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The enigmatic body shape of a tropical whip sponge collected in Western Australia has resulted in the creation of a new family and genus of sponges.
The species was first described from Indonesia as Dendrilla lacunosa by Hentschel in 1912 and 100 years later found in abundance in the Pilbara and Kimberley regions of Western Australia during fieldwork for the Western Australian Marine Science Institution’s (WAMSI) Dredging Science Node project focussing on filter feeders.
This is where the puzzle begins.
Although the Western Australian specimens were identified as Dendrilla lacunosa by Dr Jane Fromont, sponge taxonomist at the Western Australian Museum (WAM), its large, whip-like morphology was extremely unusual for Dendrilla sponges, which are usually small and delicate, so Jane decided to enlist the help of an international team to discover if this really was a Dendrilla or not.
It turns out Jane’s initial hunch that this was a strange sponge was true. With her international colleagues Drs Jean Vacelet (France), Dirk Erpenbeck and Hermann Erhlich (Germany) and Cristina Diaz (USA), a new family of sponges has been established. The new family, Ernstillidae, and the new genus Ernstilla are named for Ernst Hentschel who originally described the species.
It took some excellent sleuthing to discover where this sponge species really belongs. Molecular results placed it far away from other Dendrilla species, in fact in a different subclass! Analysis of its skeleton, which was found to contain chitin, confirmed that this sponge belonged in a different subclass and was not Dendrilla. However, some of its characters are unusual, such as the shape of its filtering chambers and the branching nature of its skeleton, so much so that it did not fit into any family or genus currently known, hence the new names.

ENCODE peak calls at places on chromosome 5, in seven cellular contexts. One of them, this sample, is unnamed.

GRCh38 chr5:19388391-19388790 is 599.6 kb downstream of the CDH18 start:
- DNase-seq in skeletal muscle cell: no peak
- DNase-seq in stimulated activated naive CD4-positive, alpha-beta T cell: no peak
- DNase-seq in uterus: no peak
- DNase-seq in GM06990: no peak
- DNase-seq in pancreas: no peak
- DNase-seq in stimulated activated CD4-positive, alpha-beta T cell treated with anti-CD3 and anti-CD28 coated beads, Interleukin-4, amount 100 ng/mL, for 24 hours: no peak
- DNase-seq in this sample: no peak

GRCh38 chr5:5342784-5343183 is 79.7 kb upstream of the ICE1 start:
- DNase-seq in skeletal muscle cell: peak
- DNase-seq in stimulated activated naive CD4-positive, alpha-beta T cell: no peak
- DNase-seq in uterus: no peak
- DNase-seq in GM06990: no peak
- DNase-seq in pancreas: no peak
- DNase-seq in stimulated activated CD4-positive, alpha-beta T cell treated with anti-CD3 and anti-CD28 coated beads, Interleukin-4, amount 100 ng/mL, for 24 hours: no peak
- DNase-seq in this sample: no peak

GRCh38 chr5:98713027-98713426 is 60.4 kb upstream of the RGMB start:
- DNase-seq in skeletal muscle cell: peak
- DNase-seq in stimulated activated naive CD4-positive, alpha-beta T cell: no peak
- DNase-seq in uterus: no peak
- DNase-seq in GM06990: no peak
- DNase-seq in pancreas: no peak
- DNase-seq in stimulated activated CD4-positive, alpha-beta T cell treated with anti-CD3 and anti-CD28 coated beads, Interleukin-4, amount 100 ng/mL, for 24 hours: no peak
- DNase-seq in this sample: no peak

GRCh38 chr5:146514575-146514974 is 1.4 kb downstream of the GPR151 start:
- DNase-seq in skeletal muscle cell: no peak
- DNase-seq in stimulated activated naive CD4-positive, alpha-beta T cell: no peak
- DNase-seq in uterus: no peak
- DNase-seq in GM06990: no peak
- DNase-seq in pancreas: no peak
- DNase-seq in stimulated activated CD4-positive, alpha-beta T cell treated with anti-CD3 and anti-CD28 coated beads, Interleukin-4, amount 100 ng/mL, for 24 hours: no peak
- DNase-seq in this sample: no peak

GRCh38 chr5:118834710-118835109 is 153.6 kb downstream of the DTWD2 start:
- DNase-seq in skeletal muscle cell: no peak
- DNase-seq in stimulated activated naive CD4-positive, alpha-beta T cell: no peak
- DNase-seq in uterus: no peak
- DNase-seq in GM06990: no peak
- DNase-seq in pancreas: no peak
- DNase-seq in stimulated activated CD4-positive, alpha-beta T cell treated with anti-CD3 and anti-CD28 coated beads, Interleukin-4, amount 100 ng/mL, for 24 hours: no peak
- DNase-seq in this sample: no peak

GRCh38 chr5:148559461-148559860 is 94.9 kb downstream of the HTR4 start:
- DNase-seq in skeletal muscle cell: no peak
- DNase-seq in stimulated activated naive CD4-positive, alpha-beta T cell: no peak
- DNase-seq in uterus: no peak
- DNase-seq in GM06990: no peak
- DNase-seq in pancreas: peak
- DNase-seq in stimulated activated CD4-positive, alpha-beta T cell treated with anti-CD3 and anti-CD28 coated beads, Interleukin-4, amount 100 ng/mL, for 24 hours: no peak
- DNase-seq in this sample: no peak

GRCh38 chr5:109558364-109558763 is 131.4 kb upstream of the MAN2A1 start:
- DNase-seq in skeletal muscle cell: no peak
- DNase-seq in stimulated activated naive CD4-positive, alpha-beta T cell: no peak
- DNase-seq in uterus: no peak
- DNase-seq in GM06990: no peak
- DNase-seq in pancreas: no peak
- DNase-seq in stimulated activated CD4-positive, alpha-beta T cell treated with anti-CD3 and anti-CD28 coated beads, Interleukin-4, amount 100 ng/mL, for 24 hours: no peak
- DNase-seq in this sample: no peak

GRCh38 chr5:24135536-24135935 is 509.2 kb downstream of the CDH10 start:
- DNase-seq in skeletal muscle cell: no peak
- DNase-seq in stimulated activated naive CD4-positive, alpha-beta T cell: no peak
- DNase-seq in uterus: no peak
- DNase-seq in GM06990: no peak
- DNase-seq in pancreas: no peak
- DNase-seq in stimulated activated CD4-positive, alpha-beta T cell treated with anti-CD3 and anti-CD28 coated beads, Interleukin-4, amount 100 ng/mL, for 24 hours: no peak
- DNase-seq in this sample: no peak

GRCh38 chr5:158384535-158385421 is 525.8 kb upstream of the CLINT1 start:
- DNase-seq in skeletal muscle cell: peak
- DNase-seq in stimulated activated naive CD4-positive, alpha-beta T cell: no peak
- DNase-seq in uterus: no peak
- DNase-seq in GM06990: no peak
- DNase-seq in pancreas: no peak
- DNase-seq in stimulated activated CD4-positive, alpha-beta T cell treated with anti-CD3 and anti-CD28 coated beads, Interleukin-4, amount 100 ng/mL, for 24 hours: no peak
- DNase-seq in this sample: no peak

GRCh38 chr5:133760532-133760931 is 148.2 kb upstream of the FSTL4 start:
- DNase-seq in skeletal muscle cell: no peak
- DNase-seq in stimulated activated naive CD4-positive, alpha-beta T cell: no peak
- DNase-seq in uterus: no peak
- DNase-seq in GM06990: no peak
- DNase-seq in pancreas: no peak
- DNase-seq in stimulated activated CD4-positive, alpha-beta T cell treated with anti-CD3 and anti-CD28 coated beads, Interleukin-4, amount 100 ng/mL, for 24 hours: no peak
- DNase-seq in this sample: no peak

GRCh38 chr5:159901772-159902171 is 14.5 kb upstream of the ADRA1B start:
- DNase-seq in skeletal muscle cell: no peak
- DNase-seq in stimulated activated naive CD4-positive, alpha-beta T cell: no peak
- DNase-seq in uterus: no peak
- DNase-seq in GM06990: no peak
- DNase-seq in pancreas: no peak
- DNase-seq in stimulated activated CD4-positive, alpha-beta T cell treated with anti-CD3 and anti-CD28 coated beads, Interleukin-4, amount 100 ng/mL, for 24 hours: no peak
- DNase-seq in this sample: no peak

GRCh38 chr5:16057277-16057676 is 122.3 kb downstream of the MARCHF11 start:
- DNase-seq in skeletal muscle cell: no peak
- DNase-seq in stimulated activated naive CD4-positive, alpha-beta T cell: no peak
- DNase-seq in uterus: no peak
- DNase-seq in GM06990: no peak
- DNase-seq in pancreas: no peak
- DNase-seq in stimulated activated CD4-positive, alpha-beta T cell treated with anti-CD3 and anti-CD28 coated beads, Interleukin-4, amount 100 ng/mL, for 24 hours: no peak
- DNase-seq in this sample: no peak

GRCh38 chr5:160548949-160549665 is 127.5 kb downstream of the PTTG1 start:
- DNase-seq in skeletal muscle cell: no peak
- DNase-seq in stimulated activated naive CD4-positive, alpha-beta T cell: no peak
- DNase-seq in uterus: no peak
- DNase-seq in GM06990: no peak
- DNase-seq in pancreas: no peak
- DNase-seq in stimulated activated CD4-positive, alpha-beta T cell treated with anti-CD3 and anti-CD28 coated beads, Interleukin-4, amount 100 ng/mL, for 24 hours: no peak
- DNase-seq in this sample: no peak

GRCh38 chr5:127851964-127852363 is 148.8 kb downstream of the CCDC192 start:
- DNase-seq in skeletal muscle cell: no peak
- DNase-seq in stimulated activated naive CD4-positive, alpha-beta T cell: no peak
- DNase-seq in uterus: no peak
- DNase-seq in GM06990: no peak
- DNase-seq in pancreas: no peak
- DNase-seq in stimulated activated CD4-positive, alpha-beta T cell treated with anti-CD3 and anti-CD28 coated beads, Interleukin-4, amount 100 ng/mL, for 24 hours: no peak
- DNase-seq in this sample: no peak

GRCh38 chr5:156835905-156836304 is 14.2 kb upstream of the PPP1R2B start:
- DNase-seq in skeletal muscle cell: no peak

New species of sponges are described after exhaustive research to be absolutely certain they are new, and many more sponges await new species descriptions, but it is far less common to find a new family or genus. Only the team work of international experts could have resolved this enigma.
To give context to the change of taxonomic position of this sponge from one subclass to another, the shift is comparable to humans (Homo sapiens) being taken out of the subclass Placentalia where all Primates belong, and being placed in Marsupialia with the kangaroos!
The WAMSI Dredging Science Node is made possible through $9.5 million invested by Woodside, Chevron and BHP as environmental offsets. A further $9.5 million has been co-invested by the WAMSI Joint Venture partners, adding significantly more value to this initial industry investment. The node is also supported through critical data provided by Chevron, Woodside and Rio Tinto Iron Ore.